Will chicken pox vaccine save money in the long run?

A recent study (7) noted that "at a cost of $35 for each vaccine dose, a routine varicella vaccination program for preschool-age children will not save money from the health care payer's perspective, but would still be desirable and would save money from the societal perspective." Another study (8; supported by a research grant by the vaccine maker Merck) reported a similar conclusion.

This means that unless lost time from work (wages) are factored into the cost: benefit analysis for a parent to stay home from work to care for a sick child, there is no cost advantage to vaccinate all children against chicken pox.

A more common-sense approach would be to allow children to return to school sooner than now recommended. Many schools and daycare centers do not allow children to return to school until the last spot has crusted over, feeling that children are contagious until this occurs. However, children are most contagious before the spots appear, or when they first appear. Therefore, Dr. Brunell recommends to send children back to school earlier than currently allowed, which is when most children feel better anyway. This, he asserts, is an easier way to reduce the costs of chicken pox to society, as opposed to vaccinating everyone (6).

Dr. Walter Orenstein, Director, CDC National Immunization Program, who will have a great deal to say about recommending chicken pox vaccine for all children, described being kept up for several nights with his five-year-old during a bout of chicken pox, admitting, "It's that kind of problem that the vaccine would eliminate rather than serious disease (6).

How effective is chicken pox vaccine?

chicken pox vaccine is estimated to be 95% effective in children however, the vaccine fails to protect in up to 30% of adults with close exposure to someone with chicken pox, e.g., children in the same household (9).

But, as is claimed by proponents when other vaccines fail to protect against disease, chicken pox vaccine proponents likewise assert that persons catching chicken pox in spite of vaccination have "milder" cases (9-11).

Even sick children will be injected with chicken pox vaccine combined with MMR vaccine. One study (12) concluded "that sick children develop similar immunities to measles, mumps, rubella, and varicella viruses" (as measured by blood antibody levels) as well children. Although the study design was deficient and involved only 149 children, this study will be cited to defend the acceptability of vaccinating sick children. Vaccine safety concerns were not mentioned in this study. (The federal government cites failure to vaccinate sick children as a "barrier" to reaching federal and state vaccination goals.)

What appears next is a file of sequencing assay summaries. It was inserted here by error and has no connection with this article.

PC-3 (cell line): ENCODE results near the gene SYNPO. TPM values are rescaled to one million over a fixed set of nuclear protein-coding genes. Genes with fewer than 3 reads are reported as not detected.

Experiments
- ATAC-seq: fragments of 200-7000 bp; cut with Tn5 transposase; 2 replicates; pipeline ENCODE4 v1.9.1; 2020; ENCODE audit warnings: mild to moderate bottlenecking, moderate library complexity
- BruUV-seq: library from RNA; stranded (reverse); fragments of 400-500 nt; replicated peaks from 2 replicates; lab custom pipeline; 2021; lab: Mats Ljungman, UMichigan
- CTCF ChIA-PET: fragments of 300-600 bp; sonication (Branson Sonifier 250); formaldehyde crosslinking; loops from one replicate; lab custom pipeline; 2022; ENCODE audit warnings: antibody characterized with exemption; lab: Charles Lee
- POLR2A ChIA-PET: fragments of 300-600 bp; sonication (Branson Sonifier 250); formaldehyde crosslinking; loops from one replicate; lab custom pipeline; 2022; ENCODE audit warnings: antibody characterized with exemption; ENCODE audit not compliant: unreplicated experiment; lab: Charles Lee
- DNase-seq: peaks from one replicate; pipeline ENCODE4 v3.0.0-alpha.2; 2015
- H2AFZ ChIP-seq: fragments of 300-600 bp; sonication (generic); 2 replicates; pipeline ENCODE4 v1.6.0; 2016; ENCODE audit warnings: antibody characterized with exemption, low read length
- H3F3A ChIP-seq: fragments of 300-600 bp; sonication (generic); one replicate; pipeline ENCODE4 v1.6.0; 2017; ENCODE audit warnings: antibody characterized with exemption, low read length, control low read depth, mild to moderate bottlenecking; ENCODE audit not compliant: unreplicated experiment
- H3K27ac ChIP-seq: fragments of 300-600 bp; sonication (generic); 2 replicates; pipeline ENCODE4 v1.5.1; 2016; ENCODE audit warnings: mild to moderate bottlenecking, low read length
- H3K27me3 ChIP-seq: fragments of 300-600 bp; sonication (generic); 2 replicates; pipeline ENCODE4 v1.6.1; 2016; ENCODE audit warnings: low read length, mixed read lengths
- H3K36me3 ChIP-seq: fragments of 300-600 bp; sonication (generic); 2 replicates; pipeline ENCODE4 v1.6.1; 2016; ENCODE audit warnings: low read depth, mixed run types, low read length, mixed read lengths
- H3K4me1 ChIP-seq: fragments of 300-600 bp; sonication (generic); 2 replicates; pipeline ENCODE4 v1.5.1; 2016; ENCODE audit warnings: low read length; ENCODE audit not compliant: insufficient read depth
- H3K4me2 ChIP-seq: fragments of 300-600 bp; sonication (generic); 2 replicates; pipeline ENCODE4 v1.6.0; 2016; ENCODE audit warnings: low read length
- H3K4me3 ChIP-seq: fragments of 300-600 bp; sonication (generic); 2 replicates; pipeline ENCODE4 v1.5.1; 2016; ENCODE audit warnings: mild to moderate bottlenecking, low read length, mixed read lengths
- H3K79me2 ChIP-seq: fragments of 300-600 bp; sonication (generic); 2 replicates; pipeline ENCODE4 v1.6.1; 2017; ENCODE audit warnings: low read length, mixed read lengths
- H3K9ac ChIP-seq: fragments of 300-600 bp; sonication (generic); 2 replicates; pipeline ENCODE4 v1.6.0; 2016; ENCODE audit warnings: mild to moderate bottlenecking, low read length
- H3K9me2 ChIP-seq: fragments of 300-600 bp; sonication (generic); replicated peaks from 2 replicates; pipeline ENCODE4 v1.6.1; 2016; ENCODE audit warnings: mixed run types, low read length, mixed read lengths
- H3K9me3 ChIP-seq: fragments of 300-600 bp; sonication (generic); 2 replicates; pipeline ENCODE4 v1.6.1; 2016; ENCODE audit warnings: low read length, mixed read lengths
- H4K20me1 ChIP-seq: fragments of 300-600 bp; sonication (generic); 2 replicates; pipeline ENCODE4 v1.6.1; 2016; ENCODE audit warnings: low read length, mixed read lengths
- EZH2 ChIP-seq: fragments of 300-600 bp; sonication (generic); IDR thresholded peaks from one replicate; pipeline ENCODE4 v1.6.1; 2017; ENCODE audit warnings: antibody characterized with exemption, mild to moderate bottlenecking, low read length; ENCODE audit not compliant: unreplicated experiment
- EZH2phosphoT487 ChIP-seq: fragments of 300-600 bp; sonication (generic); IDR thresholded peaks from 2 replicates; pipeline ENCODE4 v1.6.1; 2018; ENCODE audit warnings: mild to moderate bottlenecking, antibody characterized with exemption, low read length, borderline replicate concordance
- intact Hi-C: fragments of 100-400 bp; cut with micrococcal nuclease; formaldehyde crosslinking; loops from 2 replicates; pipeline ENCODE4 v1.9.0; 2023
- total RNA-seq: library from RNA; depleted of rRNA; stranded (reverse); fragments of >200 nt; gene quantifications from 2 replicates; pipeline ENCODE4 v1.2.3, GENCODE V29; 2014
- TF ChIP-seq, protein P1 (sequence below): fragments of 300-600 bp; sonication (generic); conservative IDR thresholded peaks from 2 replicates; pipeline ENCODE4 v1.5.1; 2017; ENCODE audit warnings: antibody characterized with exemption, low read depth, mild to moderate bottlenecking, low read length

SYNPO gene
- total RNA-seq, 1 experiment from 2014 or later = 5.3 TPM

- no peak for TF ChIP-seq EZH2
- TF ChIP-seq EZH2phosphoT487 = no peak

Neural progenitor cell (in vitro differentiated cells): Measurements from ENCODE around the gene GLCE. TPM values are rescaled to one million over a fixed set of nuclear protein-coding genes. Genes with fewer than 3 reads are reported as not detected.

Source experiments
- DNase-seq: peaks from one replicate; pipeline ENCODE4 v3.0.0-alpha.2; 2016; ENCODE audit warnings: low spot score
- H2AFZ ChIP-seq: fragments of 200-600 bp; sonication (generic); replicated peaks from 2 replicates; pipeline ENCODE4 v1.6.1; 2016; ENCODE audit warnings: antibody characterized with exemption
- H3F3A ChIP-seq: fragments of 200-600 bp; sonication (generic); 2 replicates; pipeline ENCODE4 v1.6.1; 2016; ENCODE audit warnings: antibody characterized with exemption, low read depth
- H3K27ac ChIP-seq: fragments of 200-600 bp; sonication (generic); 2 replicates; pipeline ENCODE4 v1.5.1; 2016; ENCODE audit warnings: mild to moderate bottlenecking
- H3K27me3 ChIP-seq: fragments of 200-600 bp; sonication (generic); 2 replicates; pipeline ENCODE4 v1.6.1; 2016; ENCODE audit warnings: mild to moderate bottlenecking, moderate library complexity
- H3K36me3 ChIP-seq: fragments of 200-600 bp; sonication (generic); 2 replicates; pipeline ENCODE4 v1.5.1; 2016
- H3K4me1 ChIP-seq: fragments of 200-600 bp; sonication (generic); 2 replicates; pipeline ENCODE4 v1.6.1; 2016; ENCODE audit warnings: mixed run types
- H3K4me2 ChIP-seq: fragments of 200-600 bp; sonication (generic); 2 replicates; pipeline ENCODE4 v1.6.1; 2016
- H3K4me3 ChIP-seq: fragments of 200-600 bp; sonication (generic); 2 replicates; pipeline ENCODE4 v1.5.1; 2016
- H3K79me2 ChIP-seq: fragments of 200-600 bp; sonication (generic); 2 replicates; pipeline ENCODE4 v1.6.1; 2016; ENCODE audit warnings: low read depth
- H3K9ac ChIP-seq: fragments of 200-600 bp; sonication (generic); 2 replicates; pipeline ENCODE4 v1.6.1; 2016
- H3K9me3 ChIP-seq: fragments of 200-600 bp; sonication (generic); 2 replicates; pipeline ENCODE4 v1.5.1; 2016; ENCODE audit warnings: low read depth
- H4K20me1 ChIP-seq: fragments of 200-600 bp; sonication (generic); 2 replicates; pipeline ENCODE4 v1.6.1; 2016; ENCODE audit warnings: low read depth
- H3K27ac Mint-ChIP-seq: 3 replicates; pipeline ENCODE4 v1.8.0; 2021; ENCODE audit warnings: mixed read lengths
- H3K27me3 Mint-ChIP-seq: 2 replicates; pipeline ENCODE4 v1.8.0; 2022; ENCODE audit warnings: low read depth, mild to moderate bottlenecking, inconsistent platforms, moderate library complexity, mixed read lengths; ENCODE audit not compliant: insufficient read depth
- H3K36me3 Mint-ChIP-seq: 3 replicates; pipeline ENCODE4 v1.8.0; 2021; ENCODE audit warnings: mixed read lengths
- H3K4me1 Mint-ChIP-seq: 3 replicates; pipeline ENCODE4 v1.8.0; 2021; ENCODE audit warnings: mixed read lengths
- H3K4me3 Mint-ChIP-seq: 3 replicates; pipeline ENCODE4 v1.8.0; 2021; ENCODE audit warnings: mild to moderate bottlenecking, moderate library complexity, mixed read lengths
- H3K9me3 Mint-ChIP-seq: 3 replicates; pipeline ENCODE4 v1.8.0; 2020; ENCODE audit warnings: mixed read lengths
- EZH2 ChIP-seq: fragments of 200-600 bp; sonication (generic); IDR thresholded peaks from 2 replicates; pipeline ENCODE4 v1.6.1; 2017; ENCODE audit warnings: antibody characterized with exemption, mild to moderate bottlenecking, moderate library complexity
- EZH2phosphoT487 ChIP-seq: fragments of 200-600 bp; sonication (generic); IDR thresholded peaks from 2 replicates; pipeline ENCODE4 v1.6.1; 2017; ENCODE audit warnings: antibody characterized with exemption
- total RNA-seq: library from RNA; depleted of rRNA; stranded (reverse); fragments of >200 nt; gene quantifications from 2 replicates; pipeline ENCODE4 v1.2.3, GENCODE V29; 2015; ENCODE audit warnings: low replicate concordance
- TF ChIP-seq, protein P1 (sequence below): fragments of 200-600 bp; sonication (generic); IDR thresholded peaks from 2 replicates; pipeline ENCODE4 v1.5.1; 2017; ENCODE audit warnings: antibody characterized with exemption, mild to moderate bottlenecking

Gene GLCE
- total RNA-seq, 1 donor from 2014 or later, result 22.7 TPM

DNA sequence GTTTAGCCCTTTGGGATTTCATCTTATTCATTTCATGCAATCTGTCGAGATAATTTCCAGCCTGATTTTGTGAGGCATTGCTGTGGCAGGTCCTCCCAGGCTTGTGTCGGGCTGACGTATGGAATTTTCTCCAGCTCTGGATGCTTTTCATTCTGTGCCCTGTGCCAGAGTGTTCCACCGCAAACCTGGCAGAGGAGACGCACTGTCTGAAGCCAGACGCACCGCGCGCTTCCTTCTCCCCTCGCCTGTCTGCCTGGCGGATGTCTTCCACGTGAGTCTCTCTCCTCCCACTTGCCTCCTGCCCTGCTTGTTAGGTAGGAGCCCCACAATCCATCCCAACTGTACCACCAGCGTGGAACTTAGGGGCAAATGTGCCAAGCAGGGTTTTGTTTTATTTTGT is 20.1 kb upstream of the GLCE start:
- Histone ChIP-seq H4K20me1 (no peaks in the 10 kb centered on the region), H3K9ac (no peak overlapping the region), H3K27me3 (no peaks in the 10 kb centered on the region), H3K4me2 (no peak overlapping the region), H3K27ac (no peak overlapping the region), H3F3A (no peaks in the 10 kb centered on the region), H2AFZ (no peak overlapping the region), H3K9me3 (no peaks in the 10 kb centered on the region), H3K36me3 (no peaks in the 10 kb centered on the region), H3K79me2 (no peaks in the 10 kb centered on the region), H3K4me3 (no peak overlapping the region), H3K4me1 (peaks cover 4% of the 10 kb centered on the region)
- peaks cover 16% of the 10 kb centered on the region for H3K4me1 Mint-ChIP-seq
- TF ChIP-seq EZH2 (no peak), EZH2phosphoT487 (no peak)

Will chicken pox vaccine be optional?

Probably not. Even though chicken pox vaccine has yet to be licensed by the FDA, due to incomplete safety and efficacy data, the Centers for Disease Control and Prevention (CDC) has reportedly proposed to administer chicken pox vaccine at age 12 months, in combination with MMR (measles, mumps, rubella) vaccine.

Although the head of the CDC panel which would recommend chicken pox vaccine for all children, Dr. Sam Katz, was quoted by the Associated Press that "parents are knocking on the door saying they want this vaccine" (13), parents who don't want chicken pox vaccine for their children will be ignored.

Several U.S. states automatically mandate all vaccines recommended by the CDC, and nearly all other states eventually comply. Additionally, federal budget legislation from August, 1993 mandates that if a state wishes to receive federal money for state vaccination programs, the state must recommend all federally recommended (i.e., CDC recommended vaccines.

The only way that children will be exempt from the chicken pox vaccine mandate will be if they actually had chicken pox disease. Therefore, parents should obtain a written, signed note from a physician to confirm that the child actually had chicken pox disease.